According to newly disclosed legal documents obtained by The Verge, Google was willing to cut the commission it charges services on its Play Store in order to appease Netflix.
Google did this when services like Spotify, Tinder, and Netflix voiced their dissatisfaction with Google’s 30% income split for all apps on the Play store. To keep Netflix from migrating to alternative payment methods, Google offered them a revised, lower proportion of revenue commission.
In a statement shared with The Verge, Google says, “All developers are subject to the same policies as all other developers, including the payments policy. We’ve long had programs in place that support developers with enhanced resources and investments. These programs are a sign of healthy competition between operating systems and app stores and benefit developers.”
The claim cites internal Google data that suggest the break-even level for revenue sharing is actually about 6%, implying that Google’s normal 30% fee is still a key objective. According to the complaint, Google admits in internal discussions that putting the “arbitrary price” at 30% has “no justification, other than emulating Apple.”
In terms of competition, the lawyers quote Google projections that even a significant company like Samsung would only be able to generate $100 million in income in 2019, but the Play Store generated roughly $4 billion solely from Samsung phones. Meanwhile, according to Reuters, an unsealed filing in the state AG’s antitrust action against Google discloses that the Play Store made a total of $11.2 billion in 2019, with $8.5 billion in gross profit and $7 billion in operating income.
3 – #Google calculated could break even with a 6 percent commission fee on Play Store – compared to 30 percent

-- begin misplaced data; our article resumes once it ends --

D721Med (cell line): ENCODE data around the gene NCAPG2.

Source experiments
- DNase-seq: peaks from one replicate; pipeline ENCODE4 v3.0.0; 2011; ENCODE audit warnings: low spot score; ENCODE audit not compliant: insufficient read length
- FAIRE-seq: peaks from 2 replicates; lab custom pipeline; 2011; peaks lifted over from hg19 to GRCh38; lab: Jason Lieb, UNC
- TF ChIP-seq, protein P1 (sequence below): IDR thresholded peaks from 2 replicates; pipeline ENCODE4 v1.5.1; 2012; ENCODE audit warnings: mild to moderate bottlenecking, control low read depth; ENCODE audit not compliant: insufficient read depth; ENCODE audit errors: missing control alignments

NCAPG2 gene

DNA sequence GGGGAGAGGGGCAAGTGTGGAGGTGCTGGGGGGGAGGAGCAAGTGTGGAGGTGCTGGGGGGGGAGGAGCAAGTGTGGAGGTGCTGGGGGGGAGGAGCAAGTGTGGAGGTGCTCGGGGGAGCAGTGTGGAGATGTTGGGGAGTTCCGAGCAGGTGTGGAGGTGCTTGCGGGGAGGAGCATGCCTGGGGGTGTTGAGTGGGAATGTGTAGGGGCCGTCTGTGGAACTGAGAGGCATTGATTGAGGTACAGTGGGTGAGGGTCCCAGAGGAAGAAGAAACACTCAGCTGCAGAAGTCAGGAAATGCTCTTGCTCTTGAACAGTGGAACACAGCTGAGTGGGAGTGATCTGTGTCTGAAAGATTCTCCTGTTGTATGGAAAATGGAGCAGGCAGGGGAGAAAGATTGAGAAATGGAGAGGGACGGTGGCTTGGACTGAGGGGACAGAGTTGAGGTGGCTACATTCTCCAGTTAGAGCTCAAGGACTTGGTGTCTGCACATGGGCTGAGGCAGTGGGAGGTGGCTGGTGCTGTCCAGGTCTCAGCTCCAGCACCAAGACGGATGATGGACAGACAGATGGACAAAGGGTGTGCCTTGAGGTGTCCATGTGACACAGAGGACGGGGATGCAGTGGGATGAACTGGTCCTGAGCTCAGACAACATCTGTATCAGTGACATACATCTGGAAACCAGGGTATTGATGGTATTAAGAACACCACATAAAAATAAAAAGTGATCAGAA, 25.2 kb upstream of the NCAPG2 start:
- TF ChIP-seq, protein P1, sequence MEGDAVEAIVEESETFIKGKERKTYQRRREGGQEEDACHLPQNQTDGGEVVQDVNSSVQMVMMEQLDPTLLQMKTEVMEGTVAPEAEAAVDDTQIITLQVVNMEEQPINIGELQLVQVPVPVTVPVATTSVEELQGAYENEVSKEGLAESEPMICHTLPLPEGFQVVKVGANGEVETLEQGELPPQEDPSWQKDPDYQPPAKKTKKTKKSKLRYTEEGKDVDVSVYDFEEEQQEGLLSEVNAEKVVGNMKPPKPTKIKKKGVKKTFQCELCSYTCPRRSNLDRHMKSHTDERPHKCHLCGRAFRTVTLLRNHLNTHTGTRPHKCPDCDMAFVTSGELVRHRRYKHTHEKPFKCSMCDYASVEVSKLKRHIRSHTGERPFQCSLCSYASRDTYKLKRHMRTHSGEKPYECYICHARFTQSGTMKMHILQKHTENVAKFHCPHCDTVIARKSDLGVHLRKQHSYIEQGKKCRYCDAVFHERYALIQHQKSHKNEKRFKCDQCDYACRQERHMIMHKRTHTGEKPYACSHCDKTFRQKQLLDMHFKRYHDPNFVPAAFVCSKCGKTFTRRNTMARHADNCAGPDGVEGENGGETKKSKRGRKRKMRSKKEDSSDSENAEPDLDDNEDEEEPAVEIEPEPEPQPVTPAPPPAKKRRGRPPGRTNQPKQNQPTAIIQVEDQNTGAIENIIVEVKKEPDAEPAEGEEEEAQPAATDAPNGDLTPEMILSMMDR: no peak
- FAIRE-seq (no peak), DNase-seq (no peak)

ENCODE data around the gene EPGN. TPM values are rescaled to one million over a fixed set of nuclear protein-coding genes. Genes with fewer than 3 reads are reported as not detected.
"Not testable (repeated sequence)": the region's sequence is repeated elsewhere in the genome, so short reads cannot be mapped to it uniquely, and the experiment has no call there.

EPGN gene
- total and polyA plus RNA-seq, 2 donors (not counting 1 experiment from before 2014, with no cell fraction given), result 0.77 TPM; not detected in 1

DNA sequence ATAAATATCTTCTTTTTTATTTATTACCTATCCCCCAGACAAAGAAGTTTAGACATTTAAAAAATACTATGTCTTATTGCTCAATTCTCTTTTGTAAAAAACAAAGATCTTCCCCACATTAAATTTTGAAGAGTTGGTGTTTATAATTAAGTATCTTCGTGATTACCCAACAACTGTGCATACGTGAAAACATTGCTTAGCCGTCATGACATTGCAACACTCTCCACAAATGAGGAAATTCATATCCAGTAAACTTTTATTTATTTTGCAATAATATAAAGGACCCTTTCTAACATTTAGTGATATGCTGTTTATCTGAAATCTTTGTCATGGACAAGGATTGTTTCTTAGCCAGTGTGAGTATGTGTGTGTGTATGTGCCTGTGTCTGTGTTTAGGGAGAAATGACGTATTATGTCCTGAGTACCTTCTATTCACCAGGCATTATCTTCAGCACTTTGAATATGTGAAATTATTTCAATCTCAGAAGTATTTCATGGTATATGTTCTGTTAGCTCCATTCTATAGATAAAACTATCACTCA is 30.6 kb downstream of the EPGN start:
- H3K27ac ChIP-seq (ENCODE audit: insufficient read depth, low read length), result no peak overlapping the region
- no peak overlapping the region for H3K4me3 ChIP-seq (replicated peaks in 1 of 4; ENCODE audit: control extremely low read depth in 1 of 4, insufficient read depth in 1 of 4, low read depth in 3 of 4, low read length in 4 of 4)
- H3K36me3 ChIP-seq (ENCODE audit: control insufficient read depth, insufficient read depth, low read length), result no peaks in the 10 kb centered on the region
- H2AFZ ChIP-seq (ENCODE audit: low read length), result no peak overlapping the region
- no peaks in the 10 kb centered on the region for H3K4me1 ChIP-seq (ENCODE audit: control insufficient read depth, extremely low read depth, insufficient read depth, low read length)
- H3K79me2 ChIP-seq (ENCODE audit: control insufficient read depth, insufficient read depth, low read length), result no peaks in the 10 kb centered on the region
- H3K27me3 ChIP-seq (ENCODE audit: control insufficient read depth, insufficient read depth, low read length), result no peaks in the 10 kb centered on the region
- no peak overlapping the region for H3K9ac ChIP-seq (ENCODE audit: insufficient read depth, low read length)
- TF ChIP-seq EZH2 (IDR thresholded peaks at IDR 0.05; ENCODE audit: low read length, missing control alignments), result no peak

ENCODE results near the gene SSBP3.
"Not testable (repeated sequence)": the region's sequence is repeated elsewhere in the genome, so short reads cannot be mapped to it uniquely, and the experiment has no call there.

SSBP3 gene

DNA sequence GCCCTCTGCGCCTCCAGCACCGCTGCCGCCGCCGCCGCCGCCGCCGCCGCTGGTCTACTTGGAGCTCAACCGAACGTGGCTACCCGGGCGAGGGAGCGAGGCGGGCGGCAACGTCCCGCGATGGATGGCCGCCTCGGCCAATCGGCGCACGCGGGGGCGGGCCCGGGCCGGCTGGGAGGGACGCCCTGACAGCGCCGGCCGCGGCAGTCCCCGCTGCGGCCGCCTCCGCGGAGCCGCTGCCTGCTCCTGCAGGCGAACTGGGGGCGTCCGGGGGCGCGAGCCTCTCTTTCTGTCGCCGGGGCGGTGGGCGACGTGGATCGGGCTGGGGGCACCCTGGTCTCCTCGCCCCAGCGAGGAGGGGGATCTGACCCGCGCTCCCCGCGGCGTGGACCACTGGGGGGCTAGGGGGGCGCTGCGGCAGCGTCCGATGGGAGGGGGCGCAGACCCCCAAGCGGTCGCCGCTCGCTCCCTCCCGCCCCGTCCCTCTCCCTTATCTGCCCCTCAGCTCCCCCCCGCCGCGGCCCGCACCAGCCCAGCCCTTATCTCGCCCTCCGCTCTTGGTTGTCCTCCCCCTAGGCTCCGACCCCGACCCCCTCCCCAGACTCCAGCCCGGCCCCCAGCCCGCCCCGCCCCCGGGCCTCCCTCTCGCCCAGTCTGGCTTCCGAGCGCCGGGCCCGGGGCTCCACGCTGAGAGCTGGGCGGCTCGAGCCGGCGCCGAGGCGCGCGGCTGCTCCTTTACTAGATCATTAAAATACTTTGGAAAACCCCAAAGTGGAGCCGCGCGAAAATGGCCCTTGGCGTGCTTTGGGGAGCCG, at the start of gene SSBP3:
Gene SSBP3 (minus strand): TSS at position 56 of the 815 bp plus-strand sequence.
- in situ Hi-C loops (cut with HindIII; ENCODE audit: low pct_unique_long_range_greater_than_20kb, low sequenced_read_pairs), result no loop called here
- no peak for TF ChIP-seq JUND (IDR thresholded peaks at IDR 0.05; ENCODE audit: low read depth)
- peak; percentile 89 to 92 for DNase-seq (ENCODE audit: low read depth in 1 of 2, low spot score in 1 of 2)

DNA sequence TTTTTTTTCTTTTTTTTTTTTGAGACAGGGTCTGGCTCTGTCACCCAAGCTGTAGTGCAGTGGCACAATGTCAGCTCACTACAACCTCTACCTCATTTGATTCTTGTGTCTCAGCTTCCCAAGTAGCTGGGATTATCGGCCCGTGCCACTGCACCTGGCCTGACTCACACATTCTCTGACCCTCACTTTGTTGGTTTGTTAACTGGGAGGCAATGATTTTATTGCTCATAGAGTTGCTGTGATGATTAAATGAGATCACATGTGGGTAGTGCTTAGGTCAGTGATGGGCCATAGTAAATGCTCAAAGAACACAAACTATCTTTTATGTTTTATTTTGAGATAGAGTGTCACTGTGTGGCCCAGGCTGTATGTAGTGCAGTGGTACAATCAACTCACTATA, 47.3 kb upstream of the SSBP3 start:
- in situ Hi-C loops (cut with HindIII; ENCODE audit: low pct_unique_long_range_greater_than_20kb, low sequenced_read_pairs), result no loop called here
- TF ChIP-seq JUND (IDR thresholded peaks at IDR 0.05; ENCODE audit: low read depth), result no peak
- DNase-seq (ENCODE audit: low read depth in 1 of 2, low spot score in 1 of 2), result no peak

— Michael Acton (@MActon93) August 27, 2021
The lawsuit makes a timely reference to the Google Play Developer Distribution Agreement, which prohibits developers from directly contacting users using information obtained from the Play Store, such as email addresses. The relevant section can be found below.
According to the lawsuit, this makes it “impossible for developers to directly engage users to offer alternatives to Google Play Store.” One of the tiny concessions Apple made in its proposed class action settlement earlier this week was allowing developers to utilise information from the App Store to contact users with emails that included information about other payment choices. Companies like Spotify and Epic, on the other hand, argue that this isn’t nearly enough.
Google’s projections of competing storefronts from large manufacturers like Samsung, which only made $100 million in revenue in 2019, were also included in the disclosed documents. In the same time period, Google’s Play Store made $4 billion from Samsung devices alone.
According to the lawsuit, Google’s Play Store earned $11.2 billion in 2019, with $8.5 billion in gross profit and $7 billion written off as operating income.